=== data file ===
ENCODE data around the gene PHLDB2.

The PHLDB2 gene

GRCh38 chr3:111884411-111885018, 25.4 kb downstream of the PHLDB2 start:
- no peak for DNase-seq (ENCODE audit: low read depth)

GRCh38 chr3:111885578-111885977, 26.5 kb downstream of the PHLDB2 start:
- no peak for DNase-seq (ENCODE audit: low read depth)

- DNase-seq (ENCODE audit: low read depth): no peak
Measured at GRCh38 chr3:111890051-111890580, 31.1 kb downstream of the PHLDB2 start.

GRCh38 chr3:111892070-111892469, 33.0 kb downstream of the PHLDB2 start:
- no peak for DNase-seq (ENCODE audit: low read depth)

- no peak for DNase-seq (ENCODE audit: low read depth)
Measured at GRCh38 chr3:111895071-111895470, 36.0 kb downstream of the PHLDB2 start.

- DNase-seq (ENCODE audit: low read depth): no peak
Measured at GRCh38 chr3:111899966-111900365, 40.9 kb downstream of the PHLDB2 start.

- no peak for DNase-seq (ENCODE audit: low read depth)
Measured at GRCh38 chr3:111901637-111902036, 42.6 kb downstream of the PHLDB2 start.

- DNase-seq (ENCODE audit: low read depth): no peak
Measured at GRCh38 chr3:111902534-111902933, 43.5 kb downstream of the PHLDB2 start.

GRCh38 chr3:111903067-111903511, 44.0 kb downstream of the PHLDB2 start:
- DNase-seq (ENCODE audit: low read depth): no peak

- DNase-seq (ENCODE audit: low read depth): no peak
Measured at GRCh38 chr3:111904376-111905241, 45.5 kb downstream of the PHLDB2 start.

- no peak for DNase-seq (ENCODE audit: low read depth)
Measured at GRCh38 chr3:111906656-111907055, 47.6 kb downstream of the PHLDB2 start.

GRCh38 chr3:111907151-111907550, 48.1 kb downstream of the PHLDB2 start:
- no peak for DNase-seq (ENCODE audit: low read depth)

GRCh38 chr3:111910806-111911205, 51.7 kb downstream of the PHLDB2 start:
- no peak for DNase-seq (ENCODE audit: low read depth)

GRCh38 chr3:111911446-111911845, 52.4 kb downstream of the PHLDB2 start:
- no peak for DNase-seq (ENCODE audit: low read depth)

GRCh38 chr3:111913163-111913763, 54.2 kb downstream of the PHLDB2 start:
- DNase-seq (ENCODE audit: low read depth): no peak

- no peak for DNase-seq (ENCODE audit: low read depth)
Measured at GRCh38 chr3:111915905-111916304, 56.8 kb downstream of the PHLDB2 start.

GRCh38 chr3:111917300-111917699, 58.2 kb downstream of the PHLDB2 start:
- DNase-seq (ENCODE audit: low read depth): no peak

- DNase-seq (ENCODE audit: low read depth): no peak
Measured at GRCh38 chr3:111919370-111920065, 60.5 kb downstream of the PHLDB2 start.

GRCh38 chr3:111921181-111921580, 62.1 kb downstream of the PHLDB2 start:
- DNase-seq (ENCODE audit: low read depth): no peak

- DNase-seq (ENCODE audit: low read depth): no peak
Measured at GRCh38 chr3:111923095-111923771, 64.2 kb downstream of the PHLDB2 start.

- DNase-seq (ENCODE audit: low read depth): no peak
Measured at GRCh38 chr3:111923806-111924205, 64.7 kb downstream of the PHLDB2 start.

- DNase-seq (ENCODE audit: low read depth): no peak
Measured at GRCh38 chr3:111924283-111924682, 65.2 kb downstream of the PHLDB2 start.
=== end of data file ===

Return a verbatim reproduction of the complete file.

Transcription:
ENCODE data around the gene PHLDB2.

The PHLDB2 gene

GRCh38 chr3:111884411-111885018, 25.4 kb downstream of the PHLDB2 start:
- no peak for DNase-seq (ENCODE audit: low read depth)

GRCh38 chr3:111885578-111885977, 26.5 kb downstream of the PHLDB2 start:
- no peak for DNase-seq (ENCODE audit: low read depth)

- DNase-seq (ENCODE audit: low read depth): no peak
Measured at GRCh38 chr3:111890051-111890580, 31.1 kb downstream of the PHLDB2 start.

GRCh38 chr3:111892070-111892469, 33.0 kb downstream of the PHLDB2 start:
- no peak for DNase-seq (ENCODE audit: low read depth)

- no peak for DNase-seq (ENCODE audit: low read depth)
Measured at GRCh38 chr3:111895071-111895470, 36.0 kb downstream of the PHLDB2 start.

- DNase-seq (ENCODE audit: low read depth): no peak
Measured at GRCh38 chr3:111899966-111900365, 40.9 kb downstream of the PHLDB2 start.

- no peak for DNase-seq (ENCODE audit: low read depth)
Measured at GRCh38 chr3:111901637-111902036, 42.6 kb downstream of the PHLDB2 start.

- DNase-seq (ENCODE audit: low read depth): no peak
Measured at GRCh38 chr3:111902534-111902933, 43.5 kb downstream of the PHLDB2 start.

GRCh38 chr3:111903067-111903511, 44.0 kb downstream of the PHLDB2 start:
- DNase-seq (ENCODE audit: low read depth): no peak

- DNase-seq (ENCODE audit: low read depth): no peak
Measured at GRCh38 chr3:111904376-111905241, 45.5 kb downstream of the PHLDB2 start.

- no peak for DNase-seq (ENCODE audit: low read depth)
Measured at GRCh38 chr3:111906656-111907055, 47.6 kb downstream of the PHLDB2 start.

GRCh38 chr3:111907151-111907550, 48.1 kb downstream of the PHLDB2 start:
- no peak for DNase-seq (ENCODE audit: low read depth)

GRCh38 chr3:111910806-111911205, 51.7 kb downstream of the PHLDB2 start:
- no peak for DNase-seq (ENCODE audit: low read depth)

GRCh38 chr3:111911446-111911845, 52.4 kb downstream of the PHLDB2 start:
- no peak for DNase-seq (ENCODE audit: low read depth)

GRCh38 chr3:111913163-111913763, 54.2 kb downstream of the PHLDB2 start:
- DNase-seq (ENCODE audit: low read depth): no peak

- no peak for DNase-seq (ENCODE audit: low read depth)
Measured at GRCh38 chr3:111915905-111916304, 56.8 kb downstream of the PHLDB2 start.

GRCh38 chr3:111917300-111917699, 58.2 kb downstream of the PHLDB2 start:
- DNase-seq (ENCODE audit: low read depth): no peak

- DNase-seq (ENCODE audit: low read depth): no peak
Measured at GRCh38 chr3:111919370-111920065, 60.5 kb downstream of the PHLDB2 start.

GRCh38 chr3:111921181-111921580, 62.1 kb downstream of the PHLDB2 start:
- DNase-seq (ENCODE audit: low read depth): no peak

- DNase-seq (ENCODE audit: low read depth): no peak
Measured at GRCh38 chr3:111923095-111923771, 64.2 kb downstream of the PHLDB2 start.

- DNase-seq (ENCODE audit: low read depth): no peak
Measured at GRCh38 chr3:111923806-111924205, 64.7 kb downstream of the PHLDB2 start.

- DNase-seq (ENCODE audit: low read depth): no peak
Measured at GRCh38 chr3:111924283-111924682, 65.2 kb downstream of the PHLDB2 start.